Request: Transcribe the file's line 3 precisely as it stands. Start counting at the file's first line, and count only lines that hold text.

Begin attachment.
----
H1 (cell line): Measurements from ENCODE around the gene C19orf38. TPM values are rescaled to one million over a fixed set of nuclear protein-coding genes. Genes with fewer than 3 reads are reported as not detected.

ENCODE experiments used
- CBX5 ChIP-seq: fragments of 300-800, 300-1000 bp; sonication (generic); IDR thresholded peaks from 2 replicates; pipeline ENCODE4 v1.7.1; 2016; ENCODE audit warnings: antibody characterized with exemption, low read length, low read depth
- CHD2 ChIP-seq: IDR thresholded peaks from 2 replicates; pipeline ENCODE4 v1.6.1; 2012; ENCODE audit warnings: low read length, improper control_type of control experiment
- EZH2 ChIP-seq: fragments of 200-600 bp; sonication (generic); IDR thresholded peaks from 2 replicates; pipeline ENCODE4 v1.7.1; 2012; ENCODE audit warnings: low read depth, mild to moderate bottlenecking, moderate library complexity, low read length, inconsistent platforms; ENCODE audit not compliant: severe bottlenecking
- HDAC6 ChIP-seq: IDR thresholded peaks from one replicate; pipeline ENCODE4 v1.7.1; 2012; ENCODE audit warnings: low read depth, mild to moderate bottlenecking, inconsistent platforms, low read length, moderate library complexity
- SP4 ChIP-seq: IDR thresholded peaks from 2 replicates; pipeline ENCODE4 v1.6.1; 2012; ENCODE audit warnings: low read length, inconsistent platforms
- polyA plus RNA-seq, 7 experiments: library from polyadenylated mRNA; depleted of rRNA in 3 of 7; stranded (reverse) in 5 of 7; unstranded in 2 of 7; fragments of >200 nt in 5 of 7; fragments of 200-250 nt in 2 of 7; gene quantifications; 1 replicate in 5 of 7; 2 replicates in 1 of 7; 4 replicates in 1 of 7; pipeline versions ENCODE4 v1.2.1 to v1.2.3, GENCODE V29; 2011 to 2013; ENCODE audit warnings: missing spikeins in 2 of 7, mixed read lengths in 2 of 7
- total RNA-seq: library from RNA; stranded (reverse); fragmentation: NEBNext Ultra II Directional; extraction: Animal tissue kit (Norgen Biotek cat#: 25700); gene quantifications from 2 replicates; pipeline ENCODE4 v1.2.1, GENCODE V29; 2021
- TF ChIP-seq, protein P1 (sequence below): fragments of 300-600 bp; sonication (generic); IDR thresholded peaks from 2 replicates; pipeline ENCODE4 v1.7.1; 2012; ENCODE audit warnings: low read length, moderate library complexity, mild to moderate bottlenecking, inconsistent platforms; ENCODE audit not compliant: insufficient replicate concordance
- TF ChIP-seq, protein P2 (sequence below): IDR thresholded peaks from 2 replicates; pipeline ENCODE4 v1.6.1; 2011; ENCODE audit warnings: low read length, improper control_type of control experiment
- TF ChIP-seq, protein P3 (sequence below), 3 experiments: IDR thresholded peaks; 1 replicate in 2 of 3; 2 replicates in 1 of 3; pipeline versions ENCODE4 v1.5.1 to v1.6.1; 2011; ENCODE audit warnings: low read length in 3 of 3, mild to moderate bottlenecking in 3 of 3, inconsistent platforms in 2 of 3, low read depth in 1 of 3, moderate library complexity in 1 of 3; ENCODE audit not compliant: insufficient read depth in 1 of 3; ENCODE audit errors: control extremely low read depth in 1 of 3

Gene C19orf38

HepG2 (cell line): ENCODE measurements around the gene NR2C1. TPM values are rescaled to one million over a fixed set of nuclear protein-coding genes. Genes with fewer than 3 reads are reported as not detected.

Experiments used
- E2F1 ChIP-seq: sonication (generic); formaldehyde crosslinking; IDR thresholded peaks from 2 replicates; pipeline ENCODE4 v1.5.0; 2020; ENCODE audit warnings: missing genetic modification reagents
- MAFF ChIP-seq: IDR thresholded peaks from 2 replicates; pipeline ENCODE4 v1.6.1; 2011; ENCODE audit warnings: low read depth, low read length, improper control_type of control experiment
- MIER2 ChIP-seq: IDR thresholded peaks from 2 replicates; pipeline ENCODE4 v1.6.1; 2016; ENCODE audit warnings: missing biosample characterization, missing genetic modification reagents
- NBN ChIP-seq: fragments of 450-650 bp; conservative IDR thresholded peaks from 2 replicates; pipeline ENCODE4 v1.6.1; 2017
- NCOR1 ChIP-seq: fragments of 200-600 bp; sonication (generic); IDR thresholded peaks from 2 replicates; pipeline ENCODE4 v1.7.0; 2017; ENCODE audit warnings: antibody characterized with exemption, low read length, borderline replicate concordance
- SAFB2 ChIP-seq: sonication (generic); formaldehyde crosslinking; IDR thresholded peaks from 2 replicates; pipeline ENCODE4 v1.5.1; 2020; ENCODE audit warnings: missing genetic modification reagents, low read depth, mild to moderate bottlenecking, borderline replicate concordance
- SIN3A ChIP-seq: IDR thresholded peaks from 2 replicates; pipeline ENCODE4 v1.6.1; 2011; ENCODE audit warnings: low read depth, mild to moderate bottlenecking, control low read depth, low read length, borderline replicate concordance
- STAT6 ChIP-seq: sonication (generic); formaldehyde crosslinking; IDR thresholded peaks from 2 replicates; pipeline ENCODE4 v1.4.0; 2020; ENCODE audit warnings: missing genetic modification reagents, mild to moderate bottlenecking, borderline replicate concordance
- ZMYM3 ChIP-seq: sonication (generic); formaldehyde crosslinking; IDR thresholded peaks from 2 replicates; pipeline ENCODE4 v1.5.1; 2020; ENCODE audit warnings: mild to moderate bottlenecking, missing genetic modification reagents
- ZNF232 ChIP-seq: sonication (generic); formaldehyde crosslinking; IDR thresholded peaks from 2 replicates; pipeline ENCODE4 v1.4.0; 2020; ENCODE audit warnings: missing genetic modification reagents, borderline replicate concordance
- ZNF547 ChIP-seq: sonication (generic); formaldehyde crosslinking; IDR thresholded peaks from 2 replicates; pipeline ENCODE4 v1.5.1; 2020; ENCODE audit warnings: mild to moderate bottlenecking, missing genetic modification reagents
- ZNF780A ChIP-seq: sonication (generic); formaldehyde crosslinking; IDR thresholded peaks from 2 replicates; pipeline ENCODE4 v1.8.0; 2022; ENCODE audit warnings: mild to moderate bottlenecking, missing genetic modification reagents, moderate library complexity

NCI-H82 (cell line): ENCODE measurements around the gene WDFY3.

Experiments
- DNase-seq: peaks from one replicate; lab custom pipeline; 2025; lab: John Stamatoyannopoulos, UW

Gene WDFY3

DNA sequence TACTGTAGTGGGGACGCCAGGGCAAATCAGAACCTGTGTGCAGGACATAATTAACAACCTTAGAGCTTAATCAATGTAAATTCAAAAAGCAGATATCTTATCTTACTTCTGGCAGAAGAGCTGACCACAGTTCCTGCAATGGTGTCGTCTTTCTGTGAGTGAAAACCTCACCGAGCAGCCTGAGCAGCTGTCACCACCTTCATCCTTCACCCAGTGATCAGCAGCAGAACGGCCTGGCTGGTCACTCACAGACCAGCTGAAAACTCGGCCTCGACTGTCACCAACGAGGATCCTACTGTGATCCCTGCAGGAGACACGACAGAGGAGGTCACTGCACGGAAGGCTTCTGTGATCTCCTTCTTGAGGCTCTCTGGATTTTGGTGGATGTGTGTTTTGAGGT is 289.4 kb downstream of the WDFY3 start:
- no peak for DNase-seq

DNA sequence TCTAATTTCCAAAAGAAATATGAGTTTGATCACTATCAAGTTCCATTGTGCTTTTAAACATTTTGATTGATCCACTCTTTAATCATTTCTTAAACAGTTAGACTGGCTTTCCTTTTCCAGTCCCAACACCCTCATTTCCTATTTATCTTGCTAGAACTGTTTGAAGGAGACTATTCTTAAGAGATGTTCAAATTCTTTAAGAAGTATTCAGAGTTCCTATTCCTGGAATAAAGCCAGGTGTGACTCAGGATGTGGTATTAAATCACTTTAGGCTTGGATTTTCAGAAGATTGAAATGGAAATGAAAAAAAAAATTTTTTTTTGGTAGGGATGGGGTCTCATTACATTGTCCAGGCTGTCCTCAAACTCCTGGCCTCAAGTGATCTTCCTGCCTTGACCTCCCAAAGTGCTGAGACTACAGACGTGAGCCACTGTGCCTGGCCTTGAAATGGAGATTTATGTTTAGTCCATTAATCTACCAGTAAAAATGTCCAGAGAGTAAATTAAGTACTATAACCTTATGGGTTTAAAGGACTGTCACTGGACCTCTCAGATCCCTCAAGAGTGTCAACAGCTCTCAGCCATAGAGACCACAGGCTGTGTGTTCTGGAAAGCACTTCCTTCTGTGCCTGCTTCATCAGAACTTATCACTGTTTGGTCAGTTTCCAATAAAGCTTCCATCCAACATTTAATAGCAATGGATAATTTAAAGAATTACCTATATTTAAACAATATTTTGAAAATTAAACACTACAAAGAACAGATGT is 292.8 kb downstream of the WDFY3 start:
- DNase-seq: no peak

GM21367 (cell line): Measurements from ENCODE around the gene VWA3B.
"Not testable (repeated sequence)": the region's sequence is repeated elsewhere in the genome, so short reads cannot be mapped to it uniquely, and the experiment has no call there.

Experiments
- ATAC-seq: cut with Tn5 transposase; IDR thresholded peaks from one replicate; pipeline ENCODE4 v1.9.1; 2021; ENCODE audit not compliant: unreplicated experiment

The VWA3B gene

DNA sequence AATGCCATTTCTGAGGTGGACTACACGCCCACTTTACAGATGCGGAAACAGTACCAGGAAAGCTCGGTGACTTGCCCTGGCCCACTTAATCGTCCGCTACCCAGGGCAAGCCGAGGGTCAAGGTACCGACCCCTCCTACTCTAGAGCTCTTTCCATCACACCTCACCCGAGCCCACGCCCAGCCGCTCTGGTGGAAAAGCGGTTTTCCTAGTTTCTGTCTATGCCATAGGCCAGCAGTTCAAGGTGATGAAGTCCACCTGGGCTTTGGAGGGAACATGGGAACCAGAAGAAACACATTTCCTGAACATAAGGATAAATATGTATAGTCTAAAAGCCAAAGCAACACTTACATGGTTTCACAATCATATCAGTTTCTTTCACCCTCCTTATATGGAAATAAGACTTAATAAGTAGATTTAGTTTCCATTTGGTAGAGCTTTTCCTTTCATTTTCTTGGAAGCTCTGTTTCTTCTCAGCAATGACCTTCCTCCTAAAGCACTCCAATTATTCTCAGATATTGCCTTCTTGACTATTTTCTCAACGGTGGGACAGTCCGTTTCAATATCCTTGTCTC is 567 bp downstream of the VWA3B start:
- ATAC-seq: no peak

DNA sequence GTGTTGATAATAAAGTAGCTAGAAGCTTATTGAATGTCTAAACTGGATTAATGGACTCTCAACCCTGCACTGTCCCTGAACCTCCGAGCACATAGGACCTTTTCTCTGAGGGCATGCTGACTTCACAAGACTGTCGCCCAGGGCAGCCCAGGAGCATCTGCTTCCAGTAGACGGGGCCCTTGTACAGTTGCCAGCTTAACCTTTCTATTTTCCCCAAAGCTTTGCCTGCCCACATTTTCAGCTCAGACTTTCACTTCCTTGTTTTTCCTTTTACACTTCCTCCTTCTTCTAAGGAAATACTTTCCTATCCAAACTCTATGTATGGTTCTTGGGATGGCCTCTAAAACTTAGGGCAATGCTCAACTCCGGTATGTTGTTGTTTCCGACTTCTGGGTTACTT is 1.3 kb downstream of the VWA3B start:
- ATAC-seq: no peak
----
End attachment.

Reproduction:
- CBX5 ChIP-seq: fragments of 300-800, 300-1000 bp; sonication (generic); IDR thresholded peaks from 2 replicates; pipeline ENCODE4 v1.7.1; 2016; ENCODE audit warnings: antibody characterized with exemption, low read length, low read depth